Both during my diploma and my PhD project, neural development has been a focus of my research interest. During my PhD thesis I have worked with the role of signalling pathways on the specification and patterning of the caudal neural tube and during early olfactory development mostly using an in vitro system. Now I would like to change focus and a future challenge lies in understanding the molecular interactions that underlie animal development. The proposed work together with Tanya Whitfield at the MRC Centre for Developmental and Biomedical Genetics (CDBG) in the Department of Biomedical Science, University of Sheffield would enable me to take a new, genetics based approach to questions that have fascinated me for a long time and increase my experience with in vivo studies.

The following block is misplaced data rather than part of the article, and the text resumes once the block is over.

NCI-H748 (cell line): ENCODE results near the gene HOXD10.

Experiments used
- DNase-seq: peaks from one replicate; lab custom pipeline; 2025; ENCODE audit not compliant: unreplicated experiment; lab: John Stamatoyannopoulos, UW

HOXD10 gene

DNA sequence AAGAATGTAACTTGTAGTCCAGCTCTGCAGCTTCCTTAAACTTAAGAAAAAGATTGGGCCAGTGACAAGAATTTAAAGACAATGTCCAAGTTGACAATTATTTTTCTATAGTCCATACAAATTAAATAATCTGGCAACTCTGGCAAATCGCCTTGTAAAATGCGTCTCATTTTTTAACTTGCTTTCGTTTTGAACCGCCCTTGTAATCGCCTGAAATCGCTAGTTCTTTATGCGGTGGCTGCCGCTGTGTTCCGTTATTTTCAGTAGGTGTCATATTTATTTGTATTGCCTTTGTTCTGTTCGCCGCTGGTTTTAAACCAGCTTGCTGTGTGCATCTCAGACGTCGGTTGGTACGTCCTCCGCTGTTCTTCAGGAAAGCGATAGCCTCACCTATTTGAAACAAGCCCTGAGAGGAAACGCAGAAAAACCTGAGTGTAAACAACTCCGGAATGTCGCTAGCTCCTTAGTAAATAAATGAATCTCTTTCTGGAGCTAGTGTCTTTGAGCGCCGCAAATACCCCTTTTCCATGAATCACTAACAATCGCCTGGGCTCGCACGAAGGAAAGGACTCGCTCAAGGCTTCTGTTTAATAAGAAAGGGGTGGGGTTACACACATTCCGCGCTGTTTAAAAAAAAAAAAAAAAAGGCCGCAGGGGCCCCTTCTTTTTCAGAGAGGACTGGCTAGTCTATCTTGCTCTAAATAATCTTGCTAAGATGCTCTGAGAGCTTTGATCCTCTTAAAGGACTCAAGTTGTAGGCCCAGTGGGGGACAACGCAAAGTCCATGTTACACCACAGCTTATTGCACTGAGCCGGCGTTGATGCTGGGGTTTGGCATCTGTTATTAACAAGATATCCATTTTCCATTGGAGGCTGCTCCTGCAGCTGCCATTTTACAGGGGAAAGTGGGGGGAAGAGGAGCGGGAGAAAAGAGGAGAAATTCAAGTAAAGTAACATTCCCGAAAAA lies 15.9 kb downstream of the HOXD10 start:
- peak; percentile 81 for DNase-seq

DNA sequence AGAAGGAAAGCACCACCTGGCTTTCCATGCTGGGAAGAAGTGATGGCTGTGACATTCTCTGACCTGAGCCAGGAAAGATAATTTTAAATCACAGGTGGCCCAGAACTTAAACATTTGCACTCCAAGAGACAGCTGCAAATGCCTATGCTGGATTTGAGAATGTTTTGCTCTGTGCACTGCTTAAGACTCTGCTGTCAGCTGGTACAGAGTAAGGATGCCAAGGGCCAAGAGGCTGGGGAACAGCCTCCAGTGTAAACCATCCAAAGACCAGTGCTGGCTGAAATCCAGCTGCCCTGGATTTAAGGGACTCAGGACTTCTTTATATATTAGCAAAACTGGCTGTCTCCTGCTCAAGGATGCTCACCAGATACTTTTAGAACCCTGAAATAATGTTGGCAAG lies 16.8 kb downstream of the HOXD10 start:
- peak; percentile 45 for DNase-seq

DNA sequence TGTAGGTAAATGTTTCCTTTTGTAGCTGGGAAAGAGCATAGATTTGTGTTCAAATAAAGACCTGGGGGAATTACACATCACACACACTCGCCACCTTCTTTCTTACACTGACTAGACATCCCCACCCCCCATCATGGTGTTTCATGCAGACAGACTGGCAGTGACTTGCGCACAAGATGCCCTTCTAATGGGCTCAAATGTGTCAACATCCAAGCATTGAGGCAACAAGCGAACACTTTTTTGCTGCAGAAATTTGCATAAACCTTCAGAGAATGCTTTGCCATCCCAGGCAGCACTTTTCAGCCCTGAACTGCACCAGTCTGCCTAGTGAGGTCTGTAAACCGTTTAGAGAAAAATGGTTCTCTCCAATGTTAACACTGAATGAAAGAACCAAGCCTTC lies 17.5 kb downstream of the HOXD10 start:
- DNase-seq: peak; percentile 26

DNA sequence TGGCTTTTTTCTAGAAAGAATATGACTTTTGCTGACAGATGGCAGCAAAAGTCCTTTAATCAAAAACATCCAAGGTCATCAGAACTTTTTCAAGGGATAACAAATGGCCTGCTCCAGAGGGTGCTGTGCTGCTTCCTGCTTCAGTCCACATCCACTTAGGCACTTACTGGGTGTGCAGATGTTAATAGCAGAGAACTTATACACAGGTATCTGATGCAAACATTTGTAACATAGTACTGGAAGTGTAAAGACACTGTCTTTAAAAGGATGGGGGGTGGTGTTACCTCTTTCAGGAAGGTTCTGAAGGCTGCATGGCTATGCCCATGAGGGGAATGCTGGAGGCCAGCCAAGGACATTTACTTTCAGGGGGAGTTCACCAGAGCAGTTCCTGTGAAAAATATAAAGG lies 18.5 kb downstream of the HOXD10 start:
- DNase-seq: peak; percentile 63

The otic placode gives rise to non-sensory, sensory and neural structures of the inner ear. Early during development, neural and non-neural regions form in the otic epithelium and both the first sensory hair cells and the neurons of the statoacoustic ganglion arise from ventral regions. Work from the Whitfield lab has implicated Eya1/Six1, Tbx1 and Otx1 in regulating neural versus non-neural patterning of the zebrafish ventral otic epithelium, but how these factors interact to regulate sensory patch spacing, and integrate with general programmes of neurogenesis, is not understood. I plan to elucidate in detail the genetic network responsible for ventral otic patterning. In a first step I plan to characterize the system through the analysis of the expression patterns of patterning (eya1/six1/tbx1/otx1) genes, neural progenitor soxB1 genes and markers for sensory neurons and hair cells in wild-type and mutant zebrafish lines. In parallel, I will start to test the model that Tbx1 and Otx1 restrict neurogenesis in the ear using double mutants, morpholino knockdown and overexpression experiments. Using a new otx1 mutant line, I will examine the role of Otx1 in specifying the lateral semicircular ca
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